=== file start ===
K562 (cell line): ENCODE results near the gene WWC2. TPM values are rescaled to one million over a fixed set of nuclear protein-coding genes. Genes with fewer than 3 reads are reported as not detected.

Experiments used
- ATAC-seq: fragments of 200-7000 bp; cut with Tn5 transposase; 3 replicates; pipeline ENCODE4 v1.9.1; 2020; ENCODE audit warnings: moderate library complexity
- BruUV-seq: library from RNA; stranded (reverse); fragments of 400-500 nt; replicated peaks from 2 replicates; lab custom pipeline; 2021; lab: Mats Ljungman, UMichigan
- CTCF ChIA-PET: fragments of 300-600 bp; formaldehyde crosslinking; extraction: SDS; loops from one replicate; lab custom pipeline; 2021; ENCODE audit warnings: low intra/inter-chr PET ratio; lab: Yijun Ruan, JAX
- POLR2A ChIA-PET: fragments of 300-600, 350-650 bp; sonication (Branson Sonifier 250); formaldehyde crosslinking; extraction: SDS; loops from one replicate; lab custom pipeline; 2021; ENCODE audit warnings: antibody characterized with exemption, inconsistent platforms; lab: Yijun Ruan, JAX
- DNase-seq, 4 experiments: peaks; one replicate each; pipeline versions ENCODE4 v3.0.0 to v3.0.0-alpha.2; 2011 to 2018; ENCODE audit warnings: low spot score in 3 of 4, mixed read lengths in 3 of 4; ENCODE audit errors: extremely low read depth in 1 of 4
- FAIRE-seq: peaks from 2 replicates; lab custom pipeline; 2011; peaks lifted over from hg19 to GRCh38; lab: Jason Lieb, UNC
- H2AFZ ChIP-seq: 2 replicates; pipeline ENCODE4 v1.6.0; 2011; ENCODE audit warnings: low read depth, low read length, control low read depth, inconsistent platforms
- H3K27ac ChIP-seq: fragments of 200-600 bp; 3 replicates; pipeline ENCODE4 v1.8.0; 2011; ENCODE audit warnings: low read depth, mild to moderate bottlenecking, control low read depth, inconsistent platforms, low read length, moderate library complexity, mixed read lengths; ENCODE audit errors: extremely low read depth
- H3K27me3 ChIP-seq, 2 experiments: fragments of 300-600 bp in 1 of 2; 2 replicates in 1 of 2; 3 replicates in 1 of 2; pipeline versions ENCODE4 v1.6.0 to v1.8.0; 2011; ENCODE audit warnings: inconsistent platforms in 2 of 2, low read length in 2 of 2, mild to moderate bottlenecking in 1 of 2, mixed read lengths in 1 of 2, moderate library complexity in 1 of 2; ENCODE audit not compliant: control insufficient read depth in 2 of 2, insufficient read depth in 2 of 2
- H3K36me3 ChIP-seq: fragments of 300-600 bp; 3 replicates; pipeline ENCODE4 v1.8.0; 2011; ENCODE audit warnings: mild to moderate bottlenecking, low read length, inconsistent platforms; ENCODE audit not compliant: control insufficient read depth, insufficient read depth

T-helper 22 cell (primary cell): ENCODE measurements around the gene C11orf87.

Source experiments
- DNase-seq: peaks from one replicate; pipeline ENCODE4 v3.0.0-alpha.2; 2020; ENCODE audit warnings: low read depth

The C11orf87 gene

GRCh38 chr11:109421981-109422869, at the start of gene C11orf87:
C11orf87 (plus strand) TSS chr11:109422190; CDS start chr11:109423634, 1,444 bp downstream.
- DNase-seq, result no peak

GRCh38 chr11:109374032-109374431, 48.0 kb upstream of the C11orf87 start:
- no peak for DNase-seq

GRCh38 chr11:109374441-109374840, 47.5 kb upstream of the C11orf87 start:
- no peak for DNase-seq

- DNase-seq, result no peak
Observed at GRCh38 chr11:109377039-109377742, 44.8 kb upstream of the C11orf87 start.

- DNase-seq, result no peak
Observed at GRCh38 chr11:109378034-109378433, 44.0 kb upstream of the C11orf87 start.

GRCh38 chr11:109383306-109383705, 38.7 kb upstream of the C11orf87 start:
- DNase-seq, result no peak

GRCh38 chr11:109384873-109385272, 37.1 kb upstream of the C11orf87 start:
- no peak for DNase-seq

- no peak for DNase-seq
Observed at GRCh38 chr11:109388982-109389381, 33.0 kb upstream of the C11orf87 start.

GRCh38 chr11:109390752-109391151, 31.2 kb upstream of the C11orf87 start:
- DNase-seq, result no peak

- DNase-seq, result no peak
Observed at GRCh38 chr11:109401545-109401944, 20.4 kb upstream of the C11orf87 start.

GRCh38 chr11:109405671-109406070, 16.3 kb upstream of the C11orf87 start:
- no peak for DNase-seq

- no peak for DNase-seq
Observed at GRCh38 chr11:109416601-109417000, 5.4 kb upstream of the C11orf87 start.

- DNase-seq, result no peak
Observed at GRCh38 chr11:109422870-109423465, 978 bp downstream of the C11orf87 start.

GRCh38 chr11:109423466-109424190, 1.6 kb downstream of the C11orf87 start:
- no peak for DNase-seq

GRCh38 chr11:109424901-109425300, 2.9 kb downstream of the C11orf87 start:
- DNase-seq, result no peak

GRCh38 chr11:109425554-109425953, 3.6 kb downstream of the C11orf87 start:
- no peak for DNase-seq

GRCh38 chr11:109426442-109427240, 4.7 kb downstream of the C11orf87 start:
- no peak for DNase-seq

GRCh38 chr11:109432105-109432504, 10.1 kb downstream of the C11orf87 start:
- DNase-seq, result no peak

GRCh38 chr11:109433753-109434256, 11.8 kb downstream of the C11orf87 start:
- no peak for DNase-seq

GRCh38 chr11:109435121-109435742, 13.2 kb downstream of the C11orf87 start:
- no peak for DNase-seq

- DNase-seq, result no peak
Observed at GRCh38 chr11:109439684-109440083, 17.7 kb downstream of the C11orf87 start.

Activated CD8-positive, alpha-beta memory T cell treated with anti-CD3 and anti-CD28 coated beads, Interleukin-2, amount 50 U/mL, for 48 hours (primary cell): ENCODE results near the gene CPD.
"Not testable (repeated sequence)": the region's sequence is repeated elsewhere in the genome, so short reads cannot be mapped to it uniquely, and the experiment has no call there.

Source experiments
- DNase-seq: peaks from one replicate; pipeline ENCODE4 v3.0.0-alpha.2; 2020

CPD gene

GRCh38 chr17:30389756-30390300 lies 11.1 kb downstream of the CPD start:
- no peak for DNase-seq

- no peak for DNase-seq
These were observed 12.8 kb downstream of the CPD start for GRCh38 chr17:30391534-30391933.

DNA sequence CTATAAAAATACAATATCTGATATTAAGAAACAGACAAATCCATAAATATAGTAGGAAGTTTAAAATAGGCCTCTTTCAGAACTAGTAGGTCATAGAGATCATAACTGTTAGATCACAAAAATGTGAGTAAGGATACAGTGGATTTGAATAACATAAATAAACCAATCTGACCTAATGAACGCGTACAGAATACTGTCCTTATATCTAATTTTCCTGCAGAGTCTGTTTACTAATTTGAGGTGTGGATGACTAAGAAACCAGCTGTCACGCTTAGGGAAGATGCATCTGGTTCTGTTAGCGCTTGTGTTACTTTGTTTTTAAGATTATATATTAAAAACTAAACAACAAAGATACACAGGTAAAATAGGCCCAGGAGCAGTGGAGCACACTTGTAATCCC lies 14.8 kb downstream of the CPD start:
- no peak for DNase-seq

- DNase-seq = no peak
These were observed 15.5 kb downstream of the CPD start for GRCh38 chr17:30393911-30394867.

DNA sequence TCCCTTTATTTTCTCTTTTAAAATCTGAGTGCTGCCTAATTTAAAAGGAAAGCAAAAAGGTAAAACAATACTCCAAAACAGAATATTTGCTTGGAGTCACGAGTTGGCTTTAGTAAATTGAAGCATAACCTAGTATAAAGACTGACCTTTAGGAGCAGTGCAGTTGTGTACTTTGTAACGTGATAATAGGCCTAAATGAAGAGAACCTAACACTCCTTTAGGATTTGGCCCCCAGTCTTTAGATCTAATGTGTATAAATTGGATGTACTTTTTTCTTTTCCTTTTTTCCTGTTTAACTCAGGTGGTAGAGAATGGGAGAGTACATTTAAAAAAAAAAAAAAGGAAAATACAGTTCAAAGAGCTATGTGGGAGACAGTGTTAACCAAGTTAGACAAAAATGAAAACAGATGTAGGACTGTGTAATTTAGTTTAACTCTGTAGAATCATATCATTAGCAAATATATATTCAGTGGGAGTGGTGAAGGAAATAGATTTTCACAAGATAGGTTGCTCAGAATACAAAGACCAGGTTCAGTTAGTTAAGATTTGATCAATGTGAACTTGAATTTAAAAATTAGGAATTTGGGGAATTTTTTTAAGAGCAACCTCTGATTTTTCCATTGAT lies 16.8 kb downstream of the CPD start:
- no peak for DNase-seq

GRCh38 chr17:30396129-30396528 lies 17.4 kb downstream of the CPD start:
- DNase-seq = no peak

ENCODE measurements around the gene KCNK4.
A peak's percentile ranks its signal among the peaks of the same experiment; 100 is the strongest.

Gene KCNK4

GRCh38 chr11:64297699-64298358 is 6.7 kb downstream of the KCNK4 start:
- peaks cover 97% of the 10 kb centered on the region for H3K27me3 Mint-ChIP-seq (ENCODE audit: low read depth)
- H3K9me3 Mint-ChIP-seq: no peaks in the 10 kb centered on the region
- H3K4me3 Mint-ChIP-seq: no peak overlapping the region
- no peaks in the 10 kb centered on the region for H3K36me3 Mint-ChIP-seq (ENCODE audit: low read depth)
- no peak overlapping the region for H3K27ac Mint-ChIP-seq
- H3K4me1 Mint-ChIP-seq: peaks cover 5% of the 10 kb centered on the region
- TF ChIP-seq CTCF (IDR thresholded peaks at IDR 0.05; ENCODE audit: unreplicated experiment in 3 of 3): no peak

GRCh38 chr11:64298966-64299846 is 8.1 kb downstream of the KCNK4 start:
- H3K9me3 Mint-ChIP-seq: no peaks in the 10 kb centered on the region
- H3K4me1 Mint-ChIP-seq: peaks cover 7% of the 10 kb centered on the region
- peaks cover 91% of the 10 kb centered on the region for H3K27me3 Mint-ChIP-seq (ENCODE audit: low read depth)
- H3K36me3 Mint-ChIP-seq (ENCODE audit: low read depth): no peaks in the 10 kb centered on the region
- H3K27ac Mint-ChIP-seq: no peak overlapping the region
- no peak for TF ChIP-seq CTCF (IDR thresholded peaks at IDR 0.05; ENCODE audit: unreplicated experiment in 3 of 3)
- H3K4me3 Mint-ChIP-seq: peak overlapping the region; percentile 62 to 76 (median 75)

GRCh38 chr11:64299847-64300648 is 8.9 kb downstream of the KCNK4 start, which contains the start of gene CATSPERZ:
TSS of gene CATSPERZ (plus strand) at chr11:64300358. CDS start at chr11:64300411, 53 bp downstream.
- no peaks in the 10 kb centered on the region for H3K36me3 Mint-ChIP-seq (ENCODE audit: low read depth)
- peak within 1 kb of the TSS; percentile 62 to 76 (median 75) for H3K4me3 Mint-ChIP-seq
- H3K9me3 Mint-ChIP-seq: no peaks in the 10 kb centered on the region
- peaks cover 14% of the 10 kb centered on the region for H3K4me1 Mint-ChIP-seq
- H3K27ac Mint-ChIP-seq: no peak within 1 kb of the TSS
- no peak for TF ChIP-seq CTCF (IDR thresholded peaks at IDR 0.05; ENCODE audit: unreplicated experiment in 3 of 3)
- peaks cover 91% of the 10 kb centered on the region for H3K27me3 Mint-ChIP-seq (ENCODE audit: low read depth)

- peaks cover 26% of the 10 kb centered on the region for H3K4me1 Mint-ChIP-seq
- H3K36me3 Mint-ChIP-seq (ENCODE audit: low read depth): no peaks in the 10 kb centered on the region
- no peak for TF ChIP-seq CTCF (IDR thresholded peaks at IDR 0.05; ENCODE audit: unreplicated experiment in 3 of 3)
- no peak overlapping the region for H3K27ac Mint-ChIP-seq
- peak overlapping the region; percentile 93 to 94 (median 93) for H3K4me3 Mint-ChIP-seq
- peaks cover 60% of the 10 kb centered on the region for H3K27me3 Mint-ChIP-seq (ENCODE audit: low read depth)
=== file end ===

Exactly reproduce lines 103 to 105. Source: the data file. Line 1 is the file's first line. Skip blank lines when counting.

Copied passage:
- no peak for TF ChIP-seq CTCF (IDR thresholded peaks at IDR 0.05; ENCODE audit: unreplicated experiment in 3 of 3)
- peaks cover 91% of the 10 kb centered on the region for H3K27me3 Mint-ChIP-seq (ENCODE audit: low read depth)

- peaks cover 26% of the 10 kb centered on the region for H3K4me1 Mint-ChIP-seq